U.S. health officials stress the importance of pregnant women getting the 2009 H1N1 flu shot when the vaccine becomes available.
According to the Centers for Disease Control and Prevention (CDC), the H1N1 flu has hit pregnant women especially hard. About 700 cases have been confirmed in pregnant women since late April, about 100 pregnant women have required admission to intensive care units, and 28 pregnant women have died from the H1N1 flu, the CDC reported earlier this month.
“Because pregnant women who get influenza have a greater chance for serious complications, it is important they receive both the 2009 H1N1 flu shot and the seasonal flu shot. Receiving these vaccines is the best way pregnant women can protect themselves – and their newborns – against the flu,” said Rosalie Pepe, M.D., infectious disease specialist at Cooper University Hospital.
Research has found that women who get a flu shot during pregnancy get sick with the flu less often than pregnant women who do not get a flu shot. The same holds true for their newborns. Babies born to mothers who get a flu shot during pregnancy get sick with the flu less often than babies born to mothers who did not get a flu shot during pregnancy.
A woman can receive both the seasonal flu shot and the H1N1 flu shot at any time during pregnancy. But, pregnant women should get the vaccines by injection – a “flu shot” – not by nasal spray. The nasal spray vaccine is not approved for pregnant women.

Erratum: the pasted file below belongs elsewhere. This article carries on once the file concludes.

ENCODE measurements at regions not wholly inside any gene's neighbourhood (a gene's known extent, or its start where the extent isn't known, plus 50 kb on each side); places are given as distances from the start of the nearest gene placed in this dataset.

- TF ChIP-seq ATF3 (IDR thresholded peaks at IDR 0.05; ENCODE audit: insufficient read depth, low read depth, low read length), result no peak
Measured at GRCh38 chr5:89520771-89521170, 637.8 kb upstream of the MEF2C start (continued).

The injectable vaccine is made with inactivated flu virus. It is given with a needle, usually in the arm. The nasal spray vaccine is made with live, weakened flu virus and should be used only in healthy people ages 2 to 49 years old, and women who are not pregnant.
Following delivery, new mothers can safely get either the injectable or nasal spray vaccine, even if they are breastfeeding. In fact, vaccinated mothers who are nursing can pass on vaccine antibodies to their infants and reduce their babies’ chances of getting sick with the flu. This is especially important for infants less than 6 months old, who have no other way of receiving vaccine antibodies because they are too young to be vaccinated.
Dr. Pepe reminds pregnant women to get both a seasonal flu shot and a H1N1 flu shot as early as possible.
“You will need both shots this year to fully protect yourself and your baby against the flu. Both shots are absolutely safe and recommended for pregnant women and nursing mothers,” she said.
Additional H1N1 Flu Resources from Cooper University Hospital
- H1N1 Influenza and Seasonal Flu Information and Resources – Cooperhealth.org
Visit our H1N1 resource page for information to help you and your family prepare for this year’s flu season. We will be updating this page as new information becomes available.
- Health eTalk Web Chat: Your Questions about H1N1 Pandemic Flu – Cooperhealth.org/etalk
Join Rosalie Pepe, M.D., of Cooper University Hospital’s Division of Infectious Diseases, as she answers your questions live on Cooperhealth.org. No question is too big or too small, as she’ll help you sort through the rumors and debunk the myths.